No rejoicing here: Scottish Episcopal Church’s marriage guidance

By Savi Hensman
December 10, 2014

Many Christians regard their wedding day as one of the most joyful, and spiritually significant, in their lives. Those preparing to celebrate marriage are part of the body of the church, whose other members may wish to rejoice with and support them as they make a costly, as well as fulfilling, commitment.

In Scotland, for the first time same-sex as well as opposite-sex couples will be able to get legally married. The new law takes effect on 16 December 2014, with weddings booked from 31 December.

In many churches there, as elsewhere, opinion is divided and discussions are taking place on how best to honour different views of what conscience demands. Meanwhile institutional churches need to provide pastoral care to those who feel called to pledge their love publicly to their life-partner, as well as those opposed.

There is little sense of this in the Scottish Episcopal Church’s College of Bishops’ Guidance for Clergy and Lay Readers in the light of the Marriage and Civil Partnership (Scotland) Act 2014. This document is perhaps even more grim and threatening than the Church of England bishops’ February 2014 ‘pastoral’ guidance.

It begins by explaining that the guidance applies while the church is "currently in a period of discussion regarding its understanding of same-sex relationships" and, for the time being, marriage is regarded as “a physical, spiritual and mystical union of one man and one woman...”

What is more, within the new legal framework, “Pending any decision on the part of the SEC to ‘opt in’, our clergy are not able to solemnise same-sex marriages or register religious civil partnerships.” This is true enough.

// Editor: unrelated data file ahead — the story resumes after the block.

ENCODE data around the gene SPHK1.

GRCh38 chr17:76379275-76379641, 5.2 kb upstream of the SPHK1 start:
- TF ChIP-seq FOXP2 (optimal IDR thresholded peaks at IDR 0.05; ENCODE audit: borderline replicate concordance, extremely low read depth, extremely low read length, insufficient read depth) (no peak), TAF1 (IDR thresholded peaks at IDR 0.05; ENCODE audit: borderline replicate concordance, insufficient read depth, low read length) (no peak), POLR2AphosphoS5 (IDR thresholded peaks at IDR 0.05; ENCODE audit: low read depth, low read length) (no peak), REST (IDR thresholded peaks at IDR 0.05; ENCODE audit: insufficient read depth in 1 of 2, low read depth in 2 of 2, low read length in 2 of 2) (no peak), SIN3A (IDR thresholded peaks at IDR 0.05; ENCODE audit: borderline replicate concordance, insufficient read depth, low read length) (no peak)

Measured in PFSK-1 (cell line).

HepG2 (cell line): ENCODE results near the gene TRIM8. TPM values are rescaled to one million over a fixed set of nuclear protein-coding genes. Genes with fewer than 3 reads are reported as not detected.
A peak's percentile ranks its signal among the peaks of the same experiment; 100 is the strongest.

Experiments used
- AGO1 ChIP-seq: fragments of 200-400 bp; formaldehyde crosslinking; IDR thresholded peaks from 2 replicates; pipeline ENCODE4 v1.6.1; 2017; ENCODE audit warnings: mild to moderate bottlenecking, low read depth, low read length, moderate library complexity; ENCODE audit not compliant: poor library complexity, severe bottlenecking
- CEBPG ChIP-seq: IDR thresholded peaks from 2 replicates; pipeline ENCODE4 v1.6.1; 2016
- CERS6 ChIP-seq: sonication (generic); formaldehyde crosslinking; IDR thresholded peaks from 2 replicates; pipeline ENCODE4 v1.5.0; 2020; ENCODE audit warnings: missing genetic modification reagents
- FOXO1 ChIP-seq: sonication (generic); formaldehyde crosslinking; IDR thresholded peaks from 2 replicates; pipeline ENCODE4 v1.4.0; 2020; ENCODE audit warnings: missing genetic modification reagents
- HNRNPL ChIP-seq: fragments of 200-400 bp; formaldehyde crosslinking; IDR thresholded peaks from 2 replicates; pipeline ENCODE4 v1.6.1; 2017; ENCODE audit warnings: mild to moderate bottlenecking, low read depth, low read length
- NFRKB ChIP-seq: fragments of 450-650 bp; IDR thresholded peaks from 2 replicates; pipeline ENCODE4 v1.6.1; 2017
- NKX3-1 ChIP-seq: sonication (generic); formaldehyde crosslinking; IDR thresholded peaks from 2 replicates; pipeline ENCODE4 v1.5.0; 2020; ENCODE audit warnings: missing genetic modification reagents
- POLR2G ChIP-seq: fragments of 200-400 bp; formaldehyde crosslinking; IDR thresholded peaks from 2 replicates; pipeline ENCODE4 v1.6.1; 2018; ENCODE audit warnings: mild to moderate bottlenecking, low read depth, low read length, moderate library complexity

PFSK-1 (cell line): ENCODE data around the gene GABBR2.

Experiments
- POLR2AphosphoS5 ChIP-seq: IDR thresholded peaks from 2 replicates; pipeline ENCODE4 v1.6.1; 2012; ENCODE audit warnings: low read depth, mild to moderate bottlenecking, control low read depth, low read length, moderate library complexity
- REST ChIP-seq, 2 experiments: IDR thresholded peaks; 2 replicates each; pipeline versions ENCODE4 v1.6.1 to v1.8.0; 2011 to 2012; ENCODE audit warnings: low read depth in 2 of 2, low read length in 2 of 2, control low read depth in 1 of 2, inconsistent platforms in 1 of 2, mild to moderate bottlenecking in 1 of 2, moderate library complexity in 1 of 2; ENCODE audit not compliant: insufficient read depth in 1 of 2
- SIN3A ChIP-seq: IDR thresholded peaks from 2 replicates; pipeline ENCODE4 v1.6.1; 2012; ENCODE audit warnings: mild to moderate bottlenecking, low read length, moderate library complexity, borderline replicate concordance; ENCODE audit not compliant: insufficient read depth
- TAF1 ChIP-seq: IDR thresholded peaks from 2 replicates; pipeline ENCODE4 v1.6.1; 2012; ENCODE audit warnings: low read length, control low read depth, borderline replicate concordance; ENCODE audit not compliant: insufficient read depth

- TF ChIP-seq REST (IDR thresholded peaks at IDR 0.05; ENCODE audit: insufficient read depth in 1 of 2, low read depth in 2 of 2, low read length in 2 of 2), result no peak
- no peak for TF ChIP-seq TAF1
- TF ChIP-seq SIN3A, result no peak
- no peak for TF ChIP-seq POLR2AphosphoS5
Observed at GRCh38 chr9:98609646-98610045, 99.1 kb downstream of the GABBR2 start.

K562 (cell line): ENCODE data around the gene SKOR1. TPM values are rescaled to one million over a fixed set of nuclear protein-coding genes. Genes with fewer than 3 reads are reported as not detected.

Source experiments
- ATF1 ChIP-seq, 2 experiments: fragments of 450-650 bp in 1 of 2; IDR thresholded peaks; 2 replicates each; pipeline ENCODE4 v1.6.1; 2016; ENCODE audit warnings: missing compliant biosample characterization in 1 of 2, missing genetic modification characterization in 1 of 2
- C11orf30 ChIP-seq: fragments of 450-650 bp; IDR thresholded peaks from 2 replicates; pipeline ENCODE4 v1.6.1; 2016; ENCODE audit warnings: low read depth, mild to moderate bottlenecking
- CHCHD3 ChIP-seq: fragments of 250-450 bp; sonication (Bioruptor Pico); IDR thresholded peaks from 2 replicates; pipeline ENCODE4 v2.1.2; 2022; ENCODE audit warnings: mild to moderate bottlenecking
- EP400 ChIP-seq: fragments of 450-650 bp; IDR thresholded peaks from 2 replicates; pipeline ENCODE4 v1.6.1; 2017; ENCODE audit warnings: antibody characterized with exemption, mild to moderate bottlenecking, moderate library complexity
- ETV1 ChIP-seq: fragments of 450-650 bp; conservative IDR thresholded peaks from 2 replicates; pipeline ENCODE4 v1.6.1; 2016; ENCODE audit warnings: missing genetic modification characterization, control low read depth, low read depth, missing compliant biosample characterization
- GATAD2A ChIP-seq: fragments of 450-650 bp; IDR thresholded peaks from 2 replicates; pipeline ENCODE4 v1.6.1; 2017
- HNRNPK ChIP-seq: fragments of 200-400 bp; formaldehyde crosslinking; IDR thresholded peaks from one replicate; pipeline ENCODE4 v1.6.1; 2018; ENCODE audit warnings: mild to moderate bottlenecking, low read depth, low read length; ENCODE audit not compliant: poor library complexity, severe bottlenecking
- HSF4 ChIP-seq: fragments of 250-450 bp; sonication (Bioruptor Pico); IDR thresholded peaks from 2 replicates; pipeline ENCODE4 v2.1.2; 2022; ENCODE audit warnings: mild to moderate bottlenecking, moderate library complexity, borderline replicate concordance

The tone then descends from the factual to the dismal and doom-laden. If any priest holds a marriage ceremony for a same-sex couple which might lead them to believe they are legally married, this would be “a criminal offence.”

Grudging permission of sorts is given to clergy who wish to give an informal blessing to couples entering a marriage or civil partnership, provided they consult their bishop, though “The Church cannot give official sanction to informal blessings.”

But clergy and lay readers, and those who wish to apply or are training for such roles, are warned against getting married, and instructed to talk to their bishop if considering such a move.

The document then underlines the legal freedom “to hold and impart views, including opposition to marriage of same-sex couples” provided such “comments or behaviour do not incite hatred and are not intended to cause public disorder”. There is no mention of freedom of conscience within the church itself for those in favour of equal marriage.

Such a negative and forbidding tone might be understandable if almost all members of SEC believed that same-sex relationships were morally wrong. But in reality opinion has shifted, both among theologians and in the pews. Many Scottish Christians – Anglicans included – believe it would be wrong to discourage faithful, self-giving, lifelong relationships through which partners can better understand, and reflect, divine love.

The bishops could have issued a very different document recognising the variety of views and experiences within the church while highlighting the legal situation, and advising clergy that some congregations might react negatively if they were married. That they did not do so perhaps reflects a habit of fear of those most opposed to inclusion combined with pastoral insensitivity to those in favour.

Pouring a bucket of cold water over couples in love, their families and friends is not the best approach to mission and ministry. Once again, Christians seeking a more just and welcoming church will be left with the challenge of trying to limit the damage done by official statements.

* The College of Bishops' guidance can be found here: http://www.thinkinganglicans.org.uk/uploads/College%20of%20Bishops%20Gui....

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© Savitri Hensman is a widely published Christian commentator on politics, welfare, religion and more. An Ekklesia associate, she works in the equalities and care sector.

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